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Perception and Platos Theaetetus

Plato discusses theories of knowledge throughout his famous dialogue, the Theaetetus. He discusses many different ways of learning and attempts to define knowledge. Plato does this through a conversation between a few characters: Socrates, the famous philosopher; Theodorus, an aged friend and philosopher of Socrates; and Theaetetus, a young man who is introduced to Socrates before a discussion. One aspect of knowledge which they review is perception. It is defined and explained by Socrates, to the young and innocent Theaetetus. Perception is defined by Floyd H. Allport in his book, Theories of Perception and the Concept of Structure, as the way things look to us, or the way they sound, feel, taste, or smell. It is not the way things are exactly, but the way we see them; or because it involves all of the five senses, the way we perceive them.

Perception is not restricted to sight only, the world has countless numbers of sounds, smells, and textures. Perception is the way things look to us because even though something might seem to be one way, it is another. For example, the Muller-Lyer illusion makes people see wo lines of different lengths, while the lines are the same size. This illustrates the fact that just because you perceive something to be a certain way does not mean that it is true. Truth and perception do not necessarily coincide.

This is also true with belief. When seeing something that is too far fetched to be real, then you find it hard to believe. Perception is merely an experience [which] is just a stage along the causal process leading to belief. Perception is not truth or belief, but it is an important (however, not ecessary) step to reaching them. In Platos Theaetetus, the three characters in the conversation have a discussion on perception and how it relates to the world. Plato recounts Socrates telling the young Theaetetus how, contrary to his belief, perception is not knowledge. Perception is too varied, Socrates says. He gives the example of a breeze blowing; one man can be made cold from the wind, while the man next to him might not be cold at all. The blowing wind is the same temperature, but as defined above, perception is the way things look to us.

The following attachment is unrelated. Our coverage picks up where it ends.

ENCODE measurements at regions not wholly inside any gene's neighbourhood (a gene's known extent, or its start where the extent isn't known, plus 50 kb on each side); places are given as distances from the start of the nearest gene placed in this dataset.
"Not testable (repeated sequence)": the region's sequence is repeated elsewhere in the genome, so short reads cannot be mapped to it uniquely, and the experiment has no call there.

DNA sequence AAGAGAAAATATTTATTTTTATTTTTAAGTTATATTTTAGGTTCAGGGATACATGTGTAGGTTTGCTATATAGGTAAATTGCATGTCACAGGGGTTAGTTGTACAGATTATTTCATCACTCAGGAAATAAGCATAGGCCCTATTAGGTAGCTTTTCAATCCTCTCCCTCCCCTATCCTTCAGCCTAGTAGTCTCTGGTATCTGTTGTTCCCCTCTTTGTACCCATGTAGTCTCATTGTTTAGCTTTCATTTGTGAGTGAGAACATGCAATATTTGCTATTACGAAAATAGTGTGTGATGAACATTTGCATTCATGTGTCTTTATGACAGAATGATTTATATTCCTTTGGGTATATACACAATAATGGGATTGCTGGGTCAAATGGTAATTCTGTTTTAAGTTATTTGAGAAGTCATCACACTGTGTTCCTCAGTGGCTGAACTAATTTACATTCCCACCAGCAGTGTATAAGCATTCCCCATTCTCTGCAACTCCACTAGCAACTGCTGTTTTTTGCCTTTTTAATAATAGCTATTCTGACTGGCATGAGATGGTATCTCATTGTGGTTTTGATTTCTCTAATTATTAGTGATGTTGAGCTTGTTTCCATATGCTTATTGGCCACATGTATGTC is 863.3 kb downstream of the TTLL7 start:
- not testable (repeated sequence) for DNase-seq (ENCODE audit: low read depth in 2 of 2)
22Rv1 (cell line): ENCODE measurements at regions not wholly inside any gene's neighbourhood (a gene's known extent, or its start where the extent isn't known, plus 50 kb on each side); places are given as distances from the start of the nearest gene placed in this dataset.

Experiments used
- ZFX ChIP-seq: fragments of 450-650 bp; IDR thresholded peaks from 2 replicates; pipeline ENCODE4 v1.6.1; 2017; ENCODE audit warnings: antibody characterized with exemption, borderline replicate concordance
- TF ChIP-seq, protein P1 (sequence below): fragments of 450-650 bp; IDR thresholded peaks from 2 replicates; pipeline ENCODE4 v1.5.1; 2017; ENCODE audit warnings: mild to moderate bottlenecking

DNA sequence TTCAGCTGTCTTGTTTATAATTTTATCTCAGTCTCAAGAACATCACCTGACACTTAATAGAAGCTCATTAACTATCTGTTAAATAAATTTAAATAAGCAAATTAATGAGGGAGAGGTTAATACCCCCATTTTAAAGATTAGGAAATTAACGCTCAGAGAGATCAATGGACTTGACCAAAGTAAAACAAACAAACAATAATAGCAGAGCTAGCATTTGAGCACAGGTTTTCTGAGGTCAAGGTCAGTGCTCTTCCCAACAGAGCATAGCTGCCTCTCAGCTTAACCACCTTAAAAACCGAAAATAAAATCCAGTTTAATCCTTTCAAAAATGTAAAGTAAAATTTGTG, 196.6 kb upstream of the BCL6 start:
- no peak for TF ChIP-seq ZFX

Everybody is different and so everybody will therefore experience the world in a different way. This is what Socrates explains to Theaetetus, who sparked the topic of conversation with his reply, knowledge is simply perception. He was incorrect in his thinking because knowledge consists of justification, belief, and truth. Since two of these aspects are unattainable with perception alone, then perception can, in no way, be considered knowledge. Theaetetus quickly learns the error he has made and the dialogue and the examination of knowledge continues.

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